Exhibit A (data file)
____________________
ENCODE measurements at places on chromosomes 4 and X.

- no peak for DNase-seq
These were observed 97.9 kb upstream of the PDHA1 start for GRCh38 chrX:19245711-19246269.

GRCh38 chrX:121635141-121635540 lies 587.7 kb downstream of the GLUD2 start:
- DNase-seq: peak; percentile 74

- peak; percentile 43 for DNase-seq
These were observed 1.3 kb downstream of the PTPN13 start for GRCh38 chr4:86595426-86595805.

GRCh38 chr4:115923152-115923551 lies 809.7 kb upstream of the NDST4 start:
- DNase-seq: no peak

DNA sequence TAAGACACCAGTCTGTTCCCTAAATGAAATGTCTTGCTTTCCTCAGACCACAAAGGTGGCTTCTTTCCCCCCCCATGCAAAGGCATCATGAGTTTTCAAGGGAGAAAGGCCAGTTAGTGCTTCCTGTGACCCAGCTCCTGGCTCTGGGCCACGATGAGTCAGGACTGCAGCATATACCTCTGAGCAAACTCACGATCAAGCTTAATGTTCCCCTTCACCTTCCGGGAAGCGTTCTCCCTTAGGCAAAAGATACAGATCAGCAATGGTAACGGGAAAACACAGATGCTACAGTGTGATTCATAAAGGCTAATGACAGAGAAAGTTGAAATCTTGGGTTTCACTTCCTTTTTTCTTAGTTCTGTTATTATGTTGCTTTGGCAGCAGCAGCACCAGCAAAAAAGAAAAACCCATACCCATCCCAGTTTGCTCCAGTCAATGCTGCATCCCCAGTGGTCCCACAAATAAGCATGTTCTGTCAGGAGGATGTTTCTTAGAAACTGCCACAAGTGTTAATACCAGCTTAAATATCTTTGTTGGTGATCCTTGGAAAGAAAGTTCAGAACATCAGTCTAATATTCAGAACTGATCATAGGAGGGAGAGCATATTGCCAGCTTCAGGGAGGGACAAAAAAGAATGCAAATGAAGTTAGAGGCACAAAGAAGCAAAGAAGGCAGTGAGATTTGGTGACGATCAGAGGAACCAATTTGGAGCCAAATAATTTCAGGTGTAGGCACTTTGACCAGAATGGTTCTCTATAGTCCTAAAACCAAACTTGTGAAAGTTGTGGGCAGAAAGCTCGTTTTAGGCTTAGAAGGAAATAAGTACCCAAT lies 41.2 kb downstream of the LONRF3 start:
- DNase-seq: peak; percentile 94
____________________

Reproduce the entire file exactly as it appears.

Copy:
ENCODE measurements at places on chromosomes 4 and X.

- no peak for DNase-seq
These were observed 97.9 kb upstream of the PDHA1 start for GRCh38 chrX:19245711-19246269.

GRCh38 chrX:121635141-121635540 lies 587.7 kb downstream of the GLUD2 start:
- DNase-seq: peak; percentile 74

- peak; percentile 43 for DNase-seq
These were observed 1.3 kb downstream of the PTPN13 start for GRCh38 chr4:86595426-86595805.

GRCh38 chr4:115923152-115923551 lies 809.7 kb upstream of the NDST4 start:
- DNase-seq: no peak

DNA sequence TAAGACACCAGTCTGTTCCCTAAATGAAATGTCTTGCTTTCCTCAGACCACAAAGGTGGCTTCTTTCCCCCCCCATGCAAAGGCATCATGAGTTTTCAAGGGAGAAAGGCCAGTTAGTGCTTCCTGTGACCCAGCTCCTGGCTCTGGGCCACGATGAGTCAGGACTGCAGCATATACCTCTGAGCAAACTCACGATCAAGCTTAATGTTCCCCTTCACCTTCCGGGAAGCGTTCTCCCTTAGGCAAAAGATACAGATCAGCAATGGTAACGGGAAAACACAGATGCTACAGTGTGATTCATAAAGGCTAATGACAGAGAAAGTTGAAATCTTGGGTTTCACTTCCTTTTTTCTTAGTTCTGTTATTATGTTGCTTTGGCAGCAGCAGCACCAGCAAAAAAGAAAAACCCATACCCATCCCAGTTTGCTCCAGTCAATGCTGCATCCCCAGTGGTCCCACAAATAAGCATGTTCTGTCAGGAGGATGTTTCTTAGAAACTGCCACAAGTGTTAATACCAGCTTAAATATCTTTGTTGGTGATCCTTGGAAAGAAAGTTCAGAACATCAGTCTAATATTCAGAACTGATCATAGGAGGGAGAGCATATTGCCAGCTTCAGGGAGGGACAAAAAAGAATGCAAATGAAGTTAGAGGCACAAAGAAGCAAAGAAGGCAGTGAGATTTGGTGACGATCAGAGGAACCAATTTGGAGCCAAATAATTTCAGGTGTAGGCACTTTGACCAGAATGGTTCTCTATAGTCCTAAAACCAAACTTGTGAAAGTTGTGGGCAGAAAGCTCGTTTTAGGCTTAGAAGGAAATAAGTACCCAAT lies 41.2 kb downstream of the LONRF3 start:
- DNase-seq: peak; percentile 94